THE STUDENT publication scene in UST is perceived as one of the liveliest in the country. Nearly every faculty and college has a student organ, something that could not be said of other universities that hardly have a student press, much less a student publication index to boast of. However, red tape, indifference or non-cooperation of college or faculty administration, ignorance among campus writers and college administration of the Campus Journalism Act, and even editorial meddling by the college officialdom conspire to make the campus press in UST less than lively.

“Less than lively” is not good for the students. The UST administration collects a student journal fee from nearly every college or faculty. The rate varies – from as low as P10 per student in the College of Nursing to as high as P750 in the Faculty of Medicine and Surgery. If the student editorial staff fails to come out with issues because of administrative obstacles, then the students don’t get their money’s worth. Their money is wasted.

Perhaps even worse, students are deprived of channels of expression. Although administrators may pigeonhole student organs as agencies of student dissent—and irresponsible dissent at that –the publications play other important roles, such as opportunities to test the students’ communicative abilities, as agencies for student creativity, as openings for research abilities, and as means to popularize researches and studies.

The problem appears to boil down to ignorance by students and administrators of Republic Act 7079, the Campus Journalism Law. The law gives student writers press autonomy and the authority to dispose of student publication funds, with the administration merely acting as a custodian to the money. But certain college or faculty administrations have chosen to intervene editorially and even block or veto budgetary requests of student editors.

At the Faculty of Arts and Letters, the Flame, according to its editor in chief, Angelo Suarez, suffers from the slow release of funds. He added that the administration has not provided the staff a financial report to enable the editorial board to plan its budget.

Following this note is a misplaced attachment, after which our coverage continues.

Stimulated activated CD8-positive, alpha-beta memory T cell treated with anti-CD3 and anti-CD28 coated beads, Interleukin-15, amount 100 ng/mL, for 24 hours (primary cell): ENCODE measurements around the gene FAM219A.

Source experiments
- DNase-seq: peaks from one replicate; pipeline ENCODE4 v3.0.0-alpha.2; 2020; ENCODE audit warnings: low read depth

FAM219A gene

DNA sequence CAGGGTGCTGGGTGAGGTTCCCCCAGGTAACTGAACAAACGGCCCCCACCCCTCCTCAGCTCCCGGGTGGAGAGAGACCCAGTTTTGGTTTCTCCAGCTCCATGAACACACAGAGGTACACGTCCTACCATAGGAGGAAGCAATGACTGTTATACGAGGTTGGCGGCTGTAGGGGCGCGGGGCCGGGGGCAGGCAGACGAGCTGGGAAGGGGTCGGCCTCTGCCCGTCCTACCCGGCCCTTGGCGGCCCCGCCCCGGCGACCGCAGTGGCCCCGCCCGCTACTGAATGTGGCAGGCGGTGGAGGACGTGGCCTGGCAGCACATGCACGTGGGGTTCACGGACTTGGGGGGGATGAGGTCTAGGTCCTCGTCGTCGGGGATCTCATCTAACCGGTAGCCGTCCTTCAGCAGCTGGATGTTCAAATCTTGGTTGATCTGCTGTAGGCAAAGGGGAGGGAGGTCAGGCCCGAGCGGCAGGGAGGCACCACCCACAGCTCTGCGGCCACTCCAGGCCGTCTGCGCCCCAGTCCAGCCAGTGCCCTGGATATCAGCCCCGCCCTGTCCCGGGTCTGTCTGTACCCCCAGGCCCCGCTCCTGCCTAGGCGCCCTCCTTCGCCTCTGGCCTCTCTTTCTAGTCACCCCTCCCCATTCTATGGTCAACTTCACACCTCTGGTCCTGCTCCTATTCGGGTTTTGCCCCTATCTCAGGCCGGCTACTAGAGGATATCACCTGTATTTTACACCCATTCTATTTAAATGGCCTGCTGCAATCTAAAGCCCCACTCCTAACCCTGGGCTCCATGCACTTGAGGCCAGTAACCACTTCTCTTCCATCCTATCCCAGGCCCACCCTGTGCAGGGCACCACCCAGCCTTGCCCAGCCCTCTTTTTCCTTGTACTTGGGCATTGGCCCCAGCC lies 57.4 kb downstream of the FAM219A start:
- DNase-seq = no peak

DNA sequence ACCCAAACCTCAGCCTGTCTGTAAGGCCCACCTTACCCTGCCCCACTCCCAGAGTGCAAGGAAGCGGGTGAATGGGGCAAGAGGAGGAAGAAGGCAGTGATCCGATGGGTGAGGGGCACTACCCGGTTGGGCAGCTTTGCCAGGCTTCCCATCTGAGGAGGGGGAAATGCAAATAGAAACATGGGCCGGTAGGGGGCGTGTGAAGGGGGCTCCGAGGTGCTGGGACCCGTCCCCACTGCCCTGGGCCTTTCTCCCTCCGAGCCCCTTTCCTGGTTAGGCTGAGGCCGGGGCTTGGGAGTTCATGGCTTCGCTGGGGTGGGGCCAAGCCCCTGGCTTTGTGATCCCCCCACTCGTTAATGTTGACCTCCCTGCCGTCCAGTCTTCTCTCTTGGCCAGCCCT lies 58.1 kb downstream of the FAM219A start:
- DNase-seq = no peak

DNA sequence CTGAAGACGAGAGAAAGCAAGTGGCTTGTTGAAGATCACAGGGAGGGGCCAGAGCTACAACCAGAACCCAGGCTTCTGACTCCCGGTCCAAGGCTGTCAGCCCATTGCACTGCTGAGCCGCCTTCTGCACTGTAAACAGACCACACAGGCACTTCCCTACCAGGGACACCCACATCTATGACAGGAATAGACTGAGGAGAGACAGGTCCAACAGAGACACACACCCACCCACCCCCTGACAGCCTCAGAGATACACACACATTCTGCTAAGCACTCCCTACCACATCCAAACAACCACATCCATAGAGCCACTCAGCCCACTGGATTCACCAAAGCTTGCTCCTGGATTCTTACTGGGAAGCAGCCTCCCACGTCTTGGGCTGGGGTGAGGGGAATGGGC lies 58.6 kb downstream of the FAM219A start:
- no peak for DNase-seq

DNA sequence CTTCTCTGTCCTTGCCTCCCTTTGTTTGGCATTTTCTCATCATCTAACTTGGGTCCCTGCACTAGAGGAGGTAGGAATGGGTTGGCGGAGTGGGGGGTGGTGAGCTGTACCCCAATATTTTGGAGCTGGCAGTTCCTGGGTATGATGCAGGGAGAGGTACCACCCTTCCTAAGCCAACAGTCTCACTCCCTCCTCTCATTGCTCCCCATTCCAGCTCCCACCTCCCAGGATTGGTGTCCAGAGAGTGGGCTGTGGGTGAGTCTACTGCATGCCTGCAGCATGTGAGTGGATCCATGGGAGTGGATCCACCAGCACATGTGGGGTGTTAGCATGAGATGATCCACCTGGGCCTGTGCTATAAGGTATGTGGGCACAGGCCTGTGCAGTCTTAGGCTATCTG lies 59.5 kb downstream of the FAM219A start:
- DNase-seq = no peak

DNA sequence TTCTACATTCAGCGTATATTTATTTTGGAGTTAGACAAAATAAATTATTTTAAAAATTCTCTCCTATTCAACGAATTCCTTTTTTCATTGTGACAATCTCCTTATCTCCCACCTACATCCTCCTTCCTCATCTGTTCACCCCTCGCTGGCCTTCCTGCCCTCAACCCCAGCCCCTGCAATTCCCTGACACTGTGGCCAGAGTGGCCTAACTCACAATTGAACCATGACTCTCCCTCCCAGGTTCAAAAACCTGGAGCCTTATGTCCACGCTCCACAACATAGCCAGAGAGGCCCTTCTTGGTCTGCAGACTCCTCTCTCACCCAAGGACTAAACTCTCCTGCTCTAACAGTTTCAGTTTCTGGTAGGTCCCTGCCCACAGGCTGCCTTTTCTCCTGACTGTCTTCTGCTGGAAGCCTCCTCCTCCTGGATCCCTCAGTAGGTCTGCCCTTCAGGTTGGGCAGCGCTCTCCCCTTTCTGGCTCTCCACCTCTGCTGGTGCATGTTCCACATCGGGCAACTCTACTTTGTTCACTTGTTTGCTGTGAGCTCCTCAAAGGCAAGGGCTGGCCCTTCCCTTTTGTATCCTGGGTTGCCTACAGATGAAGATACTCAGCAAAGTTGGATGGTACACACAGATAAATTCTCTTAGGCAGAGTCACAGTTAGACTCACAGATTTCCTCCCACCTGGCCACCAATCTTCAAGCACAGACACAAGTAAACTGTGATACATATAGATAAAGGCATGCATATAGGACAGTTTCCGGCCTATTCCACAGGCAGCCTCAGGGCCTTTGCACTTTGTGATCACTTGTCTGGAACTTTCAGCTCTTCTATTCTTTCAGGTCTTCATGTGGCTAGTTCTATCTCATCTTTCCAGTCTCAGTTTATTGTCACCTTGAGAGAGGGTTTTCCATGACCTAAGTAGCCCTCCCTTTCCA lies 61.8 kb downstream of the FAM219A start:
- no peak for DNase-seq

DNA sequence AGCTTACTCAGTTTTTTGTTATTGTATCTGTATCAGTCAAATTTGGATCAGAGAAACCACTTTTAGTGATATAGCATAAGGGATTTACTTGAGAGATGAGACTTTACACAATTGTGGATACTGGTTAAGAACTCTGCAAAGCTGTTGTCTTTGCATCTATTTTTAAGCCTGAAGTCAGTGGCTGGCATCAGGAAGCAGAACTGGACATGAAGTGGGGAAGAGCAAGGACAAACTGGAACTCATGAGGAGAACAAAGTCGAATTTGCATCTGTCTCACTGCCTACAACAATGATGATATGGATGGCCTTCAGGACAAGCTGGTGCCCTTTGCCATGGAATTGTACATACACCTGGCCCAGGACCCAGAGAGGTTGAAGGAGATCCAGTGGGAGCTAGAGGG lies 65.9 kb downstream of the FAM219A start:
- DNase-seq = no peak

Suarez said the dean’s office always tells the Flame that the journal is not part of the faculty’s budget. “But we all know that the money shouldn’t be from the faculty budget because it should come from the journal fee,” he explained.

Dean Belen Tangco said her office has acted on the fund requests. She explained that current staff was even able to release the issues that the previous editorial boards had failed to produce.

Although the Flame has its own office, it does not have computers. The staff said that in the last accreditation of the Faculty, the administration repainted the office, replaced the old and rickety chairs, and installed three new computers, which however were pulled out when the accrediting team left.

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Tangco said the computers had been merely borrowed from the dean’s office and so were returned eventually. She said her office tries its best to support the publication.

This year, Tangco is seeking to restructure the Faculty’s publication so that it could accept contributions from students from all the majors. Suarez said he shares the Dean’s concerns and hopes to foster better working relations with her.

The Faculty of Pharmacy’s Purple Gazette also failed to release its journal for the first semester of school year 2002-2003 due to the slow release of its publication fund.

But Pharmacy Dean Rosalinda Solevilla said her office had only been too ready to release the funds of the paper.